New Laws of Robotics proposed for US kill-bots
Droid-on-droid mayhem OK'd; machines to ask before snuffing humans
A new set of laws has been proposed to govern operations by killer robots. The ideas were floated by John S Canning, an engineer at the Naval Surface Warfare Centre, Dahlgren Division – an American weapons-research and test establishment. Mr Canning's “Concept of Operations for Armed Autonomous Systems” presentation can be downloaded here (pdf).
Many Reg readers will be familiar with the old-school Asimov Laws of Robotics, but these are clearly unsuitable for war robots – too restrictive. However, the new Canning Laws are certainly not a carte blanche for homicidal droids to obliterate fleshies without limit; au contraire.
Canning proposes that robot warriors should be allowed to mix it up among themselves freely, autonomously deciding to blast enemy weapon systems. Many enemy “systems” would, of course, be themselves robots, so it's clear that machine-on-machine violence isn't a problem. The difficulty comes when the automatic battlers need to target humans. In such cases Mr Canning says that permission from a human operator should be sought.
“Let machines target other machines,” he writes, “and let men target men.”
The concept document makes the point that various kinds of automated death-tech have been allowed to destroy machinery or even people for years. He cites anti-shipping missiles which are sometimes sent off over the horizon and told to look around for a target. Other examples include automatic air-defence systems such as Phalanx or Aegis which blast anything which comes at them too fast, or the “Captor” seabed system which torpedoes passing submarines but leaves surface ships alone.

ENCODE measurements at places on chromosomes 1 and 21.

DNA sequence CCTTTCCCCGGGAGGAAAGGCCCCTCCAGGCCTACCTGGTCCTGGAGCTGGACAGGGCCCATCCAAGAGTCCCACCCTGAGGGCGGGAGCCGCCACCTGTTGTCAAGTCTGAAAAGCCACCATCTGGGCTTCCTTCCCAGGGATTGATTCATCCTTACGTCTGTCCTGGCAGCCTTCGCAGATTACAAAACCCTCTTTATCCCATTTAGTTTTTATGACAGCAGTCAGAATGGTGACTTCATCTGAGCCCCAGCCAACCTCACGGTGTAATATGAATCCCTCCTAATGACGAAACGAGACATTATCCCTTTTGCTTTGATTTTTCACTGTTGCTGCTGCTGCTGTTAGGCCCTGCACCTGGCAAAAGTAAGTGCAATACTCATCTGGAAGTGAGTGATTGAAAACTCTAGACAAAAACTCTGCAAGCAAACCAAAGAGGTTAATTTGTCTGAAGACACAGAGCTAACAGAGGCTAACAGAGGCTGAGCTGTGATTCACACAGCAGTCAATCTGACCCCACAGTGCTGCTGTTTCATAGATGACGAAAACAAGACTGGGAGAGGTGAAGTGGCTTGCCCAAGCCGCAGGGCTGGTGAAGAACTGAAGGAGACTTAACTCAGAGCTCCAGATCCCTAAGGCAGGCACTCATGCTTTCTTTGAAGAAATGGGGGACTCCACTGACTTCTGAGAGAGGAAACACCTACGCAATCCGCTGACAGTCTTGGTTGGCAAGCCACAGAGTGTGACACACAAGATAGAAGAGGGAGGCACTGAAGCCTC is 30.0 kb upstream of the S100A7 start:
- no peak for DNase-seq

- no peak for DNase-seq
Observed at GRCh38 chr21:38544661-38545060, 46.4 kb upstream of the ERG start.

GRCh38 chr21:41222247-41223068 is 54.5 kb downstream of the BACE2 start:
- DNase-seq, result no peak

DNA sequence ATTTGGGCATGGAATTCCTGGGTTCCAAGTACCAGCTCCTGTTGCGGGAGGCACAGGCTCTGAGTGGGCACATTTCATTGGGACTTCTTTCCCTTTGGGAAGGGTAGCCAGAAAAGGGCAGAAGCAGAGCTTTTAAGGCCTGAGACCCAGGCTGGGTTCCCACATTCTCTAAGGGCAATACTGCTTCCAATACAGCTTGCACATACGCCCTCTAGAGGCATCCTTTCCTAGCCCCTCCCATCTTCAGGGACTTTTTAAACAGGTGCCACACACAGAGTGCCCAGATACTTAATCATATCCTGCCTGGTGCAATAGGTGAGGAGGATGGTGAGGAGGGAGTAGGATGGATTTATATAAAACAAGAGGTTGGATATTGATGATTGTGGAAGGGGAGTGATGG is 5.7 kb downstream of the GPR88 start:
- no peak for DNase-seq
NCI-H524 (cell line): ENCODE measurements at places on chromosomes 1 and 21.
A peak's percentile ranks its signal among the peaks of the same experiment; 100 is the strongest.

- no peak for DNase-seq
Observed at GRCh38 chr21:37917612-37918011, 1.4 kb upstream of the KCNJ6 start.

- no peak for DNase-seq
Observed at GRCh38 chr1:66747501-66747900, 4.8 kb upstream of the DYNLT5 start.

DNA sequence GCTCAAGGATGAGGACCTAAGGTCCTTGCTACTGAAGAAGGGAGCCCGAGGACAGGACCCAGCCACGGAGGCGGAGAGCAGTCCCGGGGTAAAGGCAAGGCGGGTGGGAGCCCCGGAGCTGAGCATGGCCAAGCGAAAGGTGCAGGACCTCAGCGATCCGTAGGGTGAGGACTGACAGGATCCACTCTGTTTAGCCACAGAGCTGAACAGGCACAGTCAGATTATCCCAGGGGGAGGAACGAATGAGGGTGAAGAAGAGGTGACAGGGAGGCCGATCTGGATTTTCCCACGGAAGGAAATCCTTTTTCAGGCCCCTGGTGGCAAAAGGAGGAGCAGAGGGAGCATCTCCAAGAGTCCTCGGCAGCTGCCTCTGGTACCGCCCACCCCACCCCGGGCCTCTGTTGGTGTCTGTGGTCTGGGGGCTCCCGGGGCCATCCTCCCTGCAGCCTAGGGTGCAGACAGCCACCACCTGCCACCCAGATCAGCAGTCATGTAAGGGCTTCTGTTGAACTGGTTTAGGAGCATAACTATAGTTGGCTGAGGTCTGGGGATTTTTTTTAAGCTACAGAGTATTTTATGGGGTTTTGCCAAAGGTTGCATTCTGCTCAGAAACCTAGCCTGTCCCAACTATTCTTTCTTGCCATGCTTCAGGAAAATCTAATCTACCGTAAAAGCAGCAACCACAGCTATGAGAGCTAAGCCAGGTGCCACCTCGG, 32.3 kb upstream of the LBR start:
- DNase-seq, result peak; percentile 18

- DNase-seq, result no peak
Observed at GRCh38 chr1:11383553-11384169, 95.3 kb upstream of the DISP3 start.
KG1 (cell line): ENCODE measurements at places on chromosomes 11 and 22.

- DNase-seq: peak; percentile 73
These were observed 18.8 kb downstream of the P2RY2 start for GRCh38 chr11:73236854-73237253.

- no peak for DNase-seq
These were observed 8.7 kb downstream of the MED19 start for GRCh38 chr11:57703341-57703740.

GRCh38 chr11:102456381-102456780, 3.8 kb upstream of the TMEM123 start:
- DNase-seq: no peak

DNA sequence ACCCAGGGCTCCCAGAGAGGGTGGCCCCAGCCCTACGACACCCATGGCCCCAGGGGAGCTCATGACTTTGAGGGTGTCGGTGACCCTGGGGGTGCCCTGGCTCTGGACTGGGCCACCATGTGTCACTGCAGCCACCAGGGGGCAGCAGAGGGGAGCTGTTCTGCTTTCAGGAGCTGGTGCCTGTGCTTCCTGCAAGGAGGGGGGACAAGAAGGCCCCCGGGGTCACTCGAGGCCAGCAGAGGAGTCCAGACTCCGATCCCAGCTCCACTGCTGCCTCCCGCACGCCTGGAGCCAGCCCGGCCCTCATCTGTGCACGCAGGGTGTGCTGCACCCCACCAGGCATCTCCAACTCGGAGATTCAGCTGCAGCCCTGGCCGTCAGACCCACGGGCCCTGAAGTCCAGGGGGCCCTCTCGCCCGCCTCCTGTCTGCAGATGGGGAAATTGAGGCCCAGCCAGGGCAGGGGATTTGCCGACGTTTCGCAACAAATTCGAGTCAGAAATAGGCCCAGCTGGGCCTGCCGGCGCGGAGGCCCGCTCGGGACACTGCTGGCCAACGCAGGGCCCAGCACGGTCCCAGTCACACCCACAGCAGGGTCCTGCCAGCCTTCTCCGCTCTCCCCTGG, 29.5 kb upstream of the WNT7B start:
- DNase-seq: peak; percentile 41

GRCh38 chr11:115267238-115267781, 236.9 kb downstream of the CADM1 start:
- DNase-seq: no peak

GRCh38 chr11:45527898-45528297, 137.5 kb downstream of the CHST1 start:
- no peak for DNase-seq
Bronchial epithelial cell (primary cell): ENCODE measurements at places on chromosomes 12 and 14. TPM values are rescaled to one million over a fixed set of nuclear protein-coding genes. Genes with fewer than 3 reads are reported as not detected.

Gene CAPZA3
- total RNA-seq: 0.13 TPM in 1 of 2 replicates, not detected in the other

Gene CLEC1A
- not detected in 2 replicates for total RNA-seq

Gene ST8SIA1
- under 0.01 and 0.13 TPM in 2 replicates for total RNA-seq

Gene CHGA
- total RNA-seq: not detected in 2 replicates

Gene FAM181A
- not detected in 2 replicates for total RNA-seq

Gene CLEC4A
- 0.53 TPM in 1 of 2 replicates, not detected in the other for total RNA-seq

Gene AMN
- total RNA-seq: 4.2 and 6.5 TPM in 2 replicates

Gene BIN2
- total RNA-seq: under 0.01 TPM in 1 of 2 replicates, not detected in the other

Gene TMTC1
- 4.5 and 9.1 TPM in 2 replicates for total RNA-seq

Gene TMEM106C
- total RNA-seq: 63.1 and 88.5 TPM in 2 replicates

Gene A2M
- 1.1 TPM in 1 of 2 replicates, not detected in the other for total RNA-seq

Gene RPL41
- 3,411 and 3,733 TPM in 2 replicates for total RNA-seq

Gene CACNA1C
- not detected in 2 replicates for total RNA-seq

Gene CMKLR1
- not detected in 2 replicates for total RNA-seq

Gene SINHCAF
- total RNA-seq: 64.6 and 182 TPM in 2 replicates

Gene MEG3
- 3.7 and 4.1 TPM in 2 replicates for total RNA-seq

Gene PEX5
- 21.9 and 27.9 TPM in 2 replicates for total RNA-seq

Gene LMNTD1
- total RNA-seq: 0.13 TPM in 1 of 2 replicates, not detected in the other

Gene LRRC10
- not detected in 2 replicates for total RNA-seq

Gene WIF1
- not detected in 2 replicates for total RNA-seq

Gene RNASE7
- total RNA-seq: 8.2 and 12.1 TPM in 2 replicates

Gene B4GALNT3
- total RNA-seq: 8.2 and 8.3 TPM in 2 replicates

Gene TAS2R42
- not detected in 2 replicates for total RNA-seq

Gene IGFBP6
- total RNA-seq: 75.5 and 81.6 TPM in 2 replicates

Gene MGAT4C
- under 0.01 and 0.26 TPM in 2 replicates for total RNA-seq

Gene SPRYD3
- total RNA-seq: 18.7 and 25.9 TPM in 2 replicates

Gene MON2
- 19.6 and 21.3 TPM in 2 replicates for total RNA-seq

It isn't really made clear how the ask-permission-to-kill-meatsacks rule could really be applied in these cases. Doppler radar is going to have trouble distinguishing between attacking manned jets and incoming missiles, for instance. Even if the two could be swiftly and reliably differentiated, adding a human reaction and decision period in an air-defence scenario may not be a survivable thing to do.
Mr Canning also says that the emphasis should be on destroying enemy weaponry rather than people.
“We can equip our machines with non-lethal technologies for the purpose of convincing the enemy to abandon their weapons prior to our machines destroying the weapons, and lethal weapons to kill their weapons,” he suggests.
This raises the prospect of American robot enforcers packing the crowd-cookers, strobe pacifier cannons or Star Trek puke blasters already reported by El Reg, and also some conventional exploding stuff. Once enemy troops had been partially grilled, rendered epileptic or incapacitated by vomit beams, presumably fleeing as a result, the droid assailants could blow up their abandoned tanks, artillery, ships or whatnot.
Of course, this might not work so well with personal enemy weaponry such as the ubiquitous AK47 or RPG. Interestingly, though, Mr Canning quotes airforce major R Craig Burton of the Judge Advocate General's Legal Centre:
“If people or property isn't a military objective, we don't target it. It might be destroyed as collateral damage, but we don't target it. Thus in many situations, we could target the individual holding the gun and/or the gun and legally there's no difference.”
Which seems to suggest that a robot could decide, under Mr Canning's rules, to target a weapon system such as an AK47 for destruction on its own initiative, requiring no permission from a human. If the person holding it was thereby killed, that would be collateral damage and the killer droid would be in the clear. Effectively the robot is allowed to disarm enemies by prying their guns from their cold dead hands.
El Reg's advice? Do what the droids say. They are our friends. ®